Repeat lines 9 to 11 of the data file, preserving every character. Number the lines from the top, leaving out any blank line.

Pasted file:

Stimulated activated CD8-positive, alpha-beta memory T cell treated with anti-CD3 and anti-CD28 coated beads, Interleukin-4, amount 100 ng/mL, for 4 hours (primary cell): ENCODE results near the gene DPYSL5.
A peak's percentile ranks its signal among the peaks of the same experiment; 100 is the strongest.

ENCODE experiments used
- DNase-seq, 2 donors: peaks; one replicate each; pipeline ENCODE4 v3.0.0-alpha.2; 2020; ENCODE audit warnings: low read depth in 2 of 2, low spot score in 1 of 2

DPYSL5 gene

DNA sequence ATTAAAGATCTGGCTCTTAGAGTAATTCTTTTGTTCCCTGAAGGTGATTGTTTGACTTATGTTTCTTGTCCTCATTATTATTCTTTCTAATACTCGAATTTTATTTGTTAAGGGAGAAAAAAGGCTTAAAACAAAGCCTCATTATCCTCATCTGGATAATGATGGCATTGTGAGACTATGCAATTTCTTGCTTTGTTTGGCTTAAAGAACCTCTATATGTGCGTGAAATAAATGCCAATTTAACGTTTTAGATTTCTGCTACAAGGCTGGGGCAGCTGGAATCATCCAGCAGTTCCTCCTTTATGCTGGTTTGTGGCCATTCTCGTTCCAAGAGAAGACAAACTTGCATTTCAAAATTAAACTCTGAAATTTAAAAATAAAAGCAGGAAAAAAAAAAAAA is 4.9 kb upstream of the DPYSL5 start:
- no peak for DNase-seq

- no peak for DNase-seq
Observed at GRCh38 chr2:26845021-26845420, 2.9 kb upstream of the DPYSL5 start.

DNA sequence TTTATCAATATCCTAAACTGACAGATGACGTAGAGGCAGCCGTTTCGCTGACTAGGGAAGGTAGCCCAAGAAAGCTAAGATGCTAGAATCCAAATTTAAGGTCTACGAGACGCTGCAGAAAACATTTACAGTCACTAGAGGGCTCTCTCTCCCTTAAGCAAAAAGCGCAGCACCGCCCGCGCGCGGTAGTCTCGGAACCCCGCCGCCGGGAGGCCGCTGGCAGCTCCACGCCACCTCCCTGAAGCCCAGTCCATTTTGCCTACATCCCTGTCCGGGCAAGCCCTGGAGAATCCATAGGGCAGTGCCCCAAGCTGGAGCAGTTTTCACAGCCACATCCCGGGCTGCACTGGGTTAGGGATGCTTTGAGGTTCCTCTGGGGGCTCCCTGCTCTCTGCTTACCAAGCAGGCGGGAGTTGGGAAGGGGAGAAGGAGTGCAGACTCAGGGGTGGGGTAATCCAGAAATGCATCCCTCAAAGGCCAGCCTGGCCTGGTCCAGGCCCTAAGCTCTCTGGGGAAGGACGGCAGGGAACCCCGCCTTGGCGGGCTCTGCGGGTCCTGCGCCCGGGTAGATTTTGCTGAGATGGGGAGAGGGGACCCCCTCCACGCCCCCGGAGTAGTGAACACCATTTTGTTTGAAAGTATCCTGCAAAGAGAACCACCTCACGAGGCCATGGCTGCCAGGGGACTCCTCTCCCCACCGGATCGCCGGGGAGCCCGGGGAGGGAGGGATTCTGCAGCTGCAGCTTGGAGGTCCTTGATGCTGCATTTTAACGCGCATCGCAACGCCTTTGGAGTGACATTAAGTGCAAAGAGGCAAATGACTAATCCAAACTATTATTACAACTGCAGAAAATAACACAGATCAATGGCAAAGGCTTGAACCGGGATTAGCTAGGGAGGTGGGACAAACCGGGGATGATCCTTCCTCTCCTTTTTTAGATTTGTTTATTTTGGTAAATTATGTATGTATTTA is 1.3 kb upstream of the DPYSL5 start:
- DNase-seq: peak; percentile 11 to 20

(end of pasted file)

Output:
Observed at GRCh38 chr2:26845021-26845420, 2.9 kb upstream of the DPYSL5 start.

DNA sequence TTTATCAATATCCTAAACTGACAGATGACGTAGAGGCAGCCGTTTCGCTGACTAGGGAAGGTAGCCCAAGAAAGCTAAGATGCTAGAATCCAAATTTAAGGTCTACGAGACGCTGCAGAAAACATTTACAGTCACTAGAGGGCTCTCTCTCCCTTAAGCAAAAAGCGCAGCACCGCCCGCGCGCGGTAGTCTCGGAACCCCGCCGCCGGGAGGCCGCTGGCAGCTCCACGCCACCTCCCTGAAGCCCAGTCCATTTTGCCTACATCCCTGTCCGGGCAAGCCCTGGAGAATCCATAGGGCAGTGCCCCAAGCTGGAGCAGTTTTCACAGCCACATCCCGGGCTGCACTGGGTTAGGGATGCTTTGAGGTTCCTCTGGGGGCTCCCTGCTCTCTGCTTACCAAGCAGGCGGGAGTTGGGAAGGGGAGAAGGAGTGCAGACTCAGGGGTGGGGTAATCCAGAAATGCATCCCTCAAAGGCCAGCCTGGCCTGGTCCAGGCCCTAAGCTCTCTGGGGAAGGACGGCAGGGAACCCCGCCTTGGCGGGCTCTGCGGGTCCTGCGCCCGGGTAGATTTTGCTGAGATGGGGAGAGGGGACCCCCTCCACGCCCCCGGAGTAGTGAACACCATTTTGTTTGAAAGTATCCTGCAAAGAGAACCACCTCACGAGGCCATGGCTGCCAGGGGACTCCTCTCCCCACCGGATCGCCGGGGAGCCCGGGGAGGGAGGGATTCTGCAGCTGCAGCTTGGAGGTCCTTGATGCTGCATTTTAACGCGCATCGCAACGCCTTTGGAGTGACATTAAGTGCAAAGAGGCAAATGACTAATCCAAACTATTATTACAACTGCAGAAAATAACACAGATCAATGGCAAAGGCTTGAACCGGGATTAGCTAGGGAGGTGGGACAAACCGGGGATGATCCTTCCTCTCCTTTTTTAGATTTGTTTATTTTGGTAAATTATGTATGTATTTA is 1.3 kb upstream of the DPYSL5 start:
- DNase-seq: peak; percentile 11 to 20